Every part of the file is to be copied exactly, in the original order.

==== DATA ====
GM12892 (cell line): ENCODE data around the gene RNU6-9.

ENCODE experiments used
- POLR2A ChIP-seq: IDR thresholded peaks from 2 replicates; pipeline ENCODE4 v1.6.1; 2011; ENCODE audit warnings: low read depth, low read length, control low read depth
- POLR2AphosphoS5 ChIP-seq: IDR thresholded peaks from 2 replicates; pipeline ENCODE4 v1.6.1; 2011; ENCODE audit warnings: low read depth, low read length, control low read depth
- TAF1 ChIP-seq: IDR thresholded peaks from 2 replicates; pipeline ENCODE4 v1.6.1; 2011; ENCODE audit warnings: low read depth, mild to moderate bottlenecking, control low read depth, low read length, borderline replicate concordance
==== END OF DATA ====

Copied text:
GM12892 (cell line): ENCODE data around the gene RNU6-9.

ENCODE experiments used
- POLR2A ChIP-seq: IDR thresholded peaks from 2 replicates; pipeline ENCODE4 v1.6.1; 2011; ENCODE audit warnings: low read depth, low read length, control low read depth
- POLR2AphosphoS5 ChIP-seq: IDR thresholded peaks from 2 replicates; pipeline ENCODE4 v1.6.1; 2011; ENCODE audit warnings: low read depth, low read length, control low read depth
- TAF1 ChIP-seq: IDR thresholded peaks from 2 replicates; pipeline ENCODE4 v1.6.1; 2011; ENCODE audit warnings: low read depth, mild to moderate bottlenecking, control low read depth, low read length, borderline replicate concordance